Anyway, I wanted to take that nose cone and build a 3" rocket along the lines of the Lance Delta, one of my favorite designs from North Coast Rocketry, with those long, ultra swept fins, and cool canards.

The first thing I did is rough in a basic design in OpenRocket, adding my recovery gear, an ejection baffle, an altimeter and a motor retainer. Once I had a preliminary design in place, I ordered parts from BMS—nose cone, body and motor tubes, couplers, bulkheads, and centering rings. I picked up two sheets of .125" basswood from Hobby Lobby, a 29mm Aero Pack retainer from Apogee Components, and eye bolts from Lowes.

With parts in hand, I went back into OR and entered exact weights and measures of all components. I added a mass object to account for adhesives and paint, then set that at 2 oz. and placed it about a third of the way up from the aft end of the rocket.

Once I had the total weight of the rocket, I started tweaking fin shape and canard placement until I got the stability factor where I wanted it with a G80 loaded—a shade over 1 caliber.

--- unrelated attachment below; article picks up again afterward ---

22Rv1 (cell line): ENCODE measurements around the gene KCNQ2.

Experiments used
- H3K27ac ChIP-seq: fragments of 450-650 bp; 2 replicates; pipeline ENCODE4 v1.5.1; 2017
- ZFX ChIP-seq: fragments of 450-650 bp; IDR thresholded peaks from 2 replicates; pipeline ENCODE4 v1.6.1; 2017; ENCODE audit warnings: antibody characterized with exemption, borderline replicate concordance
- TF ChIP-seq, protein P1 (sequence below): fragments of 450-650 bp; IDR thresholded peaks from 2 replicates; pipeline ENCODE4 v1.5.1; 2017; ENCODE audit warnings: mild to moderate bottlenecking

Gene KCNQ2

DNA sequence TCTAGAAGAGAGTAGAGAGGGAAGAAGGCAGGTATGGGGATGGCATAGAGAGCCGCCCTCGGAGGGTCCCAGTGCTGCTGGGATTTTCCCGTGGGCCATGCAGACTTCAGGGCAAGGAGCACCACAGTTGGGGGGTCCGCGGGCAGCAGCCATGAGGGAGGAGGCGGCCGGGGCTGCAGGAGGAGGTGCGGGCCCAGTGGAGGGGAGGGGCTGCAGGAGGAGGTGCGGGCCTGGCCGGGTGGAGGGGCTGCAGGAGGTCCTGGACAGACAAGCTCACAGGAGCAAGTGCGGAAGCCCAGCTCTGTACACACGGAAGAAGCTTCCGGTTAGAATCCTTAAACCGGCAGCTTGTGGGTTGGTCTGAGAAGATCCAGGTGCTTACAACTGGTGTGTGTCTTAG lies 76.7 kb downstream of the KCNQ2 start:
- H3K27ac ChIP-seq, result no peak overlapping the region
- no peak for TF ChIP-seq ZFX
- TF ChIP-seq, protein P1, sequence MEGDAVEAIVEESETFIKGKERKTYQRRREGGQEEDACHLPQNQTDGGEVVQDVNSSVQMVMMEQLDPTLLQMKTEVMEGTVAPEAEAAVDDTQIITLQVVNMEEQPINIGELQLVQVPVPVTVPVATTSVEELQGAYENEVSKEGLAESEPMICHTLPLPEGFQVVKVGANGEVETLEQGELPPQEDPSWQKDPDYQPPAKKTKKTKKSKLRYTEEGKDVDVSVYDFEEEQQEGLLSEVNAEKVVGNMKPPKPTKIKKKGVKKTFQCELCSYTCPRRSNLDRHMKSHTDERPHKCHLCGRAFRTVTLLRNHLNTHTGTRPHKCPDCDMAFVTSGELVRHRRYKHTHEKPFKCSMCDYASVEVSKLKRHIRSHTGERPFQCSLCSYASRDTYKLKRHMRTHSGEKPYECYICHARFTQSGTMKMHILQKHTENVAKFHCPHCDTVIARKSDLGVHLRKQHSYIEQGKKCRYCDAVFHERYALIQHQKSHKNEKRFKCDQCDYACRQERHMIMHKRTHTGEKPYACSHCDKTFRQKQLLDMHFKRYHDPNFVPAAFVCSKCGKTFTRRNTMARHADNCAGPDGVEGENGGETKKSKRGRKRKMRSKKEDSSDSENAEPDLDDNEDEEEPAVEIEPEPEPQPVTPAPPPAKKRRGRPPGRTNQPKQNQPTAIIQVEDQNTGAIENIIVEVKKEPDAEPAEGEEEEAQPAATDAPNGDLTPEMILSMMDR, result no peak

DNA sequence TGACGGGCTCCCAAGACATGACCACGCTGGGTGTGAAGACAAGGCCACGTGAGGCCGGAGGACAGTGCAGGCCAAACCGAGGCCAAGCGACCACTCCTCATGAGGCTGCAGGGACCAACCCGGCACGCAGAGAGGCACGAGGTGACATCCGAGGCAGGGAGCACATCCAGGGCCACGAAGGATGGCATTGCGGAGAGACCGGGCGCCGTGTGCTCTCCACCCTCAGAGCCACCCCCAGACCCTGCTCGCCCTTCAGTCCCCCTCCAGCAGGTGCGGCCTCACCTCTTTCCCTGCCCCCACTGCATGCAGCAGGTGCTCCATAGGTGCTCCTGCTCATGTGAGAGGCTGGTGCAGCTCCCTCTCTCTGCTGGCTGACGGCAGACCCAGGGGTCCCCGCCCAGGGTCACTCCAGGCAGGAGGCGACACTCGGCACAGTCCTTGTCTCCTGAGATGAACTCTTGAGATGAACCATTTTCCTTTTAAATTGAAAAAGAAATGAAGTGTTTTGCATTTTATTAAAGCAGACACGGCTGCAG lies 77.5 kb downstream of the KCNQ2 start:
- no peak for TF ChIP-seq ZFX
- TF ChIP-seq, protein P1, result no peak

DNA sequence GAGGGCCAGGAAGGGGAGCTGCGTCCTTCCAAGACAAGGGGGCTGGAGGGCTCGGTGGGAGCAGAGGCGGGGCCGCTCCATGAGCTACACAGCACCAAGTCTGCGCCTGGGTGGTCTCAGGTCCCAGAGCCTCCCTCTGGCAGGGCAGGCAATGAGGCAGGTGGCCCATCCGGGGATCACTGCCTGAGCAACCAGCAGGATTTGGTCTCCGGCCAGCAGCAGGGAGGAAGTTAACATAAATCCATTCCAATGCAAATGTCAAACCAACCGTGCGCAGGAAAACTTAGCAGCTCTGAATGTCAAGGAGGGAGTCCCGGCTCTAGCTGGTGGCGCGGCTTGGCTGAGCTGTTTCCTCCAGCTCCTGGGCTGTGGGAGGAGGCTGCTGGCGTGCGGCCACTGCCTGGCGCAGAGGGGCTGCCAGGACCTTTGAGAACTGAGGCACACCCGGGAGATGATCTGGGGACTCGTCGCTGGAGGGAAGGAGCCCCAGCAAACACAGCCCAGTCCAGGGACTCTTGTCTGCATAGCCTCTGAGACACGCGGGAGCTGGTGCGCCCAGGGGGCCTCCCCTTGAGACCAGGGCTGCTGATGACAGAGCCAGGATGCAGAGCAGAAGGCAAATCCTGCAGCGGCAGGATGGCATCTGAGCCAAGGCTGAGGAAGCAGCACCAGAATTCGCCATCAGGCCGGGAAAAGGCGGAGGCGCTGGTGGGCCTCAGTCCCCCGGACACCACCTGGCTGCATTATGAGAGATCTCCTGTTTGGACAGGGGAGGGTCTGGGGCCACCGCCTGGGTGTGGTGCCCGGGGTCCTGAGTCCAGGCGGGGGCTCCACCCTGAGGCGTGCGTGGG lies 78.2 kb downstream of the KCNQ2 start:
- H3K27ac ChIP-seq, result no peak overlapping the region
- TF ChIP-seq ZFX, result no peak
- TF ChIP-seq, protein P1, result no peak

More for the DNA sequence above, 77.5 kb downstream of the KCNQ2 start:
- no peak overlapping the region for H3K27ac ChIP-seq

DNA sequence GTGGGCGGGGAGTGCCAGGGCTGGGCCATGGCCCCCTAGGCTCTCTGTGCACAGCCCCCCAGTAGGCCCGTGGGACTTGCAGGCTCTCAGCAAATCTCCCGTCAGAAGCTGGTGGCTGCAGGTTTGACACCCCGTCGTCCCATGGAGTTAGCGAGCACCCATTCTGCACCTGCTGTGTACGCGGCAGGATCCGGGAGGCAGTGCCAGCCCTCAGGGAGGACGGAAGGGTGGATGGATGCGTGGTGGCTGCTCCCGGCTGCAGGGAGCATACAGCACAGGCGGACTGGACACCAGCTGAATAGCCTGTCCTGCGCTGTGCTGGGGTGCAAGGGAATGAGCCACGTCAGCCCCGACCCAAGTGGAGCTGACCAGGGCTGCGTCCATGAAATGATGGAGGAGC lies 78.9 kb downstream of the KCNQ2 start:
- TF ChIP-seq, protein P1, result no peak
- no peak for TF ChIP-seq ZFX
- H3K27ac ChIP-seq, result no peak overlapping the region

Then I started running sims with the G80, and five other single-use motors, adjusting the weight of the rocket until I came up with three motors—G74-6, G78-7 and G80-7—that gave me deployment velocities well below 10 mph.

With the design pretty much nailed down, I ran a fin flutter analysis using a trick I learned from John Cipollla for calculating flutter with swept fins—measuring semispan from the center of the root chord, to the center of the tip chord. I set the fin thickness to .158, which is the thickness of .125" wood, papered and painted.

Flutter threshold is 386 fps—263 mph. That's 28 mph over VMAX on a G80, which is not the 25 percent margin Cipolla recommends, but close enough for me.

Finally, a calculation of ejection pressure to make sure the parachute ejects. The body tube ID is 2.93", length of area to pressurize is 13.5", and the BP charge is .7 grams, which gives me 15 psi, with a force of 101 lbs on the bulkhead.